Wozniacki Advances to Final After Peng Retires

By Jane Voigt

On a sunny, hot day on Arthur Ashe Stadium, Caroline Wozniacki and Shuai Peng started their semifinal match. 

The wind swirled, causing havoc. Breaks of serves mounted as did lengthy rallies … 22 shots, 19 shots. On and on they battled, moon balls slowing the pace of play, sweat dripping.

Fittingly, a tiebreak decided the first set. Wozniacki knocked it out. One more and she’d advance to her second U. S. Open final, the last being in 2009.

Peng knew she could become the third Chinese woman to play in a Grand Slam final, if only she could win two sets. She had not dropped one the entire tournament. Now she was down one. The reality seemed to motivate her.

She came out swinging and went up 2-0. Then, rather uncharacteristically, her level of play went off. She missed a funky volley, double faulted twice, and couldn’t move her feet. Her lead vaporized.

A couple games later, chaos. 

Shuai Peng is wheeled off Arthur Ashe Stadium after she collapsed from heat stroke. She was forced to retire from the semifinal. 

Peng grabbed her knee and stumbled to the back court. Could not move. She leaned against the wall of the stadium while a trainer trotted to her aide. Another official came to the scene as Wozniacki looked for answers. She kept limber, taking a couple serves from the other end of Arthur Ashe. Maybe Peng would bounce back. Tournament Referee Brian Earley appeared; he appeared equally confused. 

The chaos ensued.

Peng’s pain intensified; her face contorted. This was not the semifinal the U.S.T.A. had in mind. No one wanted to witness the suffering. And, she was suffering. 

Peng was escorted off court for a ‘medical evaluation.’ No official Medical Time Out was called. No one hinted at a point penalty. 

Tournament Director David Brewer told CBS that an off court medical assessment can “take a reasonable amount of time.”

Then … poof, back comes Peng. A bit wobbly, but determined to be courageous, to finish. 

She lasted a couple minutes, if that, and crumpled to the ground obviously extremely ill. 

With the help of two medics Peng was taken off court in a wheelchair. She was pressing her chest, grabbing her shoulder and stomach. The distress was palpable. 

Peng retired from the semifinal reluctantly. Not too much later, Eurosport reported that she had suffered heat stroke, which was later corroborated by the tournament. The condition is dangerous and requires body temperatures be lowered quickly.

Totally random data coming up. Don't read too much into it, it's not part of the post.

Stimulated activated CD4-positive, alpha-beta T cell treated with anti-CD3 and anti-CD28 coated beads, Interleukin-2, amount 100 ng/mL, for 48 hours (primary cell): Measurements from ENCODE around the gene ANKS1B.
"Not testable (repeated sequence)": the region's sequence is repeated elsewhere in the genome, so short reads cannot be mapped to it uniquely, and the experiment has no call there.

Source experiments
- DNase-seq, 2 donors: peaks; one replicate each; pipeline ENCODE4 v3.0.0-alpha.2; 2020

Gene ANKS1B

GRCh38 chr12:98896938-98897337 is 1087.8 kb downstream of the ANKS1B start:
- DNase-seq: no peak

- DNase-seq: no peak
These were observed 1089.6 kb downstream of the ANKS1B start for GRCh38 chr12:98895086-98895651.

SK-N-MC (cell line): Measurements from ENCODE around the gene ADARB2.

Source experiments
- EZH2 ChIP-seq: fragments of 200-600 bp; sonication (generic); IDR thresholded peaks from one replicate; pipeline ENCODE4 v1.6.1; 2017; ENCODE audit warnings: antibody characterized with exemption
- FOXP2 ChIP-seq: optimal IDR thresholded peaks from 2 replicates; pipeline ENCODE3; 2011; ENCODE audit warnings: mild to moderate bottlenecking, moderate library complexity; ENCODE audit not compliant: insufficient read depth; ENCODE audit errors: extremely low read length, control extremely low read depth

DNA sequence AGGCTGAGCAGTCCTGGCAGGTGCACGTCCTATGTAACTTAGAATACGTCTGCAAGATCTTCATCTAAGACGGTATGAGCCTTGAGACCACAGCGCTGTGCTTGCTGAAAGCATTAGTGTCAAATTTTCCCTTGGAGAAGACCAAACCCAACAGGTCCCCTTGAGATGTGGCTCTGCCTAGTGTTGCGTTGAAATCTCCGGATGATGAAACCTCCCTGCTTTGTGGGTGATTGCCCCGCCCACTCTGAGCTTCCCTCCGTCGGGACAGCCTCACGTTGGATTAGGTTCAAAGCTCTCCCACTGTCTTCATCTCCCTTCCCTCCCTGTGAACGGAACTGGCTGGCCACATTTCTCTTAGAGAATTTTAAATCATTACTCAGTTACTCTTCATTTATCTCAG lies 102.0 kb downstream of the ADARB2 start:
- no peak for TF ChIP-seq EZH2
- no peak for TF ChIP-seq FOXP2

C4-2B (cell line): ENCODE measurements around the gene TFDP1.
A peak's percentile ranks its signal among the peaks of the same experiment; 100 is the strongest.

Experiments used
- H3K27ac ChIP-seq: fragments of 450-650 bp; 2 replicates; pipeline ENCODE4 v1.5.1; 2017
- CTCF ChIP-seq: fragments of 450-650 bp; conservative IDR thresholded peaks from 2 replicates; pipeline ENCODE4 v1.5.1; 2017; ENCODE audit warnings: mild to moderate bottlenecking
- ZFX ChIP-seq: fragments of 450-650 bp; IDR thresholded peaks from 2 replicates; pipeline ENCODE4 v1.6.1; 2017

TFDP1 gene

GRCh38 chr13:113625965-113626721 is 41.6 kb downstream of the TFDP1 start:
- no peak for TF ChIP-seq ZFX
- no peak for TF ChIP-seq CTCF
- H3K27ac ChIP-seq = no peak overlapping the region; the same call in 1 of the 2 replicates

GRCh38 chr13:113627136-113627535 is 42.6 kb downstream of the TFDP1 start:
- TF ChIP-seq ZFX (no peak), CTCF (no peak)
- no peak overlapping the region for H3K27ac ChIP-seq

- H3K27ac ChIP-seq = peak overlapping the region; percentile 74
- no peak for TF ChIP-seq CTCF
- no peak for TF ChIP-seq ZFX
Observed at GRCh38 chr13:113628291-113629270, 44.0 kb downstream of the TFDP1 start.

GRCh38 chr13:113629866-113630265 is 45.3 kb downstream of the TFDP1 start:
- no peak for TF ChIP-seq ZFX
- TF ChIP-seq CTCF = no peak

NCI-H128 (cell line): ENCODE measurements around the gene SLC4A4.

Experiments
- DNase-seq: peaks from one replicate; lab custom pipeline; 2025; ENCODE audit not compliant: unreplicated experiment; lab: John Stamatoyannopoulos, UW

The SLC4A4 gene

The history books will forever read, 76(1) 43, Wozniacki wins, with ‘Retired’ added to the scoreline. That will haunt the Chinese woman who fought with such pride and conviction in her 38th major, having never been to a semifinal in singles. So much hope. So much weight on her shoulders for the sake of her country. What would people think? 

“It was definitely hard to watch,” Caroline told the stunned crowd. “You want to finish it off properly. I feel for Peng. I hope she’ll be okay.”

Commentators for CBS — John McEnroe and Mary Carillo — were caught in an awkward position during all this. Neither was sure of the rules, yet opinions flew. “She never should have been allowed back on court for a host of reasons,” John McEnroe said. Later he added, “It was horribly badly bungled. A serious black eye for the sport.”

Should Peng have been accessed a penalty point or game for the time she took, well over 10 minutes? Steve Johnson was handed a point and game penalty when he cramped in his first-round loss, which ended with his retirement. 

Why did the doctor and trainer allow her to return to the match, after such a dramatic exit where she could not even walk without help? 

Tournament Director David Brewer later told CBS, “It was determined that Peng was not facing a life-threatening condition.” He also said she wanted to return to the match, so they allowed it. He added that the situation was handled correctly.

The last time a player retired in a semifinal of a major was at Roland Garros in 2010. Francesca Schiavone defeated an ailing Elena Dementieva, according to the WTA. 




Please enter your name.
Please enter a valid email address.
Something went wrong. Please check your entries and try again.